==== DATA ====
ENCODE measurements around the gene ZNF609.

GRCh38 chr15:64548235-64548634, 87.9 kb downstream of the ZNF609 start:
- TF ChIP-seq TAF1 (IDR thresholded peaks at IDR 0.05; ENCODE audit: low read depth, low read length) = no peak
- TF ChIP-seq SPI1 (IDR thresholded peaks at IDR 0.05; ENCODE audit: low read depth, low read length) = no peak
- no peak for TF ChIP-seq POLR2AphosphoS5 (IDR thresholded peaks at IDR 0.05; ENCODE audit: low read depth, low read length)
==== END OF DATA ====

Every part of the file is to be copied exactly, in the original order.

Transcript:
ENCODE measurements around the gene ZNF609.

GRCh38 chr15:64548235-64548634, 87.9 kb downstream of the ZNF609 start:
- TF ChIP-seq TAF1 (IDR thresholded peaks at IDR 0.05; ENCODE audit: low read depth, low read length) = no peak
- TF ChIP-seq SPI1 (IDR thresholded peaks at IDR 0.05; ENCODE audit: low read depth, low read length) = no peak
- no peak for TF ChIP-seq POLR2AphosphoS5 (IDR thresholded peaks at IDR 0.05; ENCODE audit: low read depth, low read length)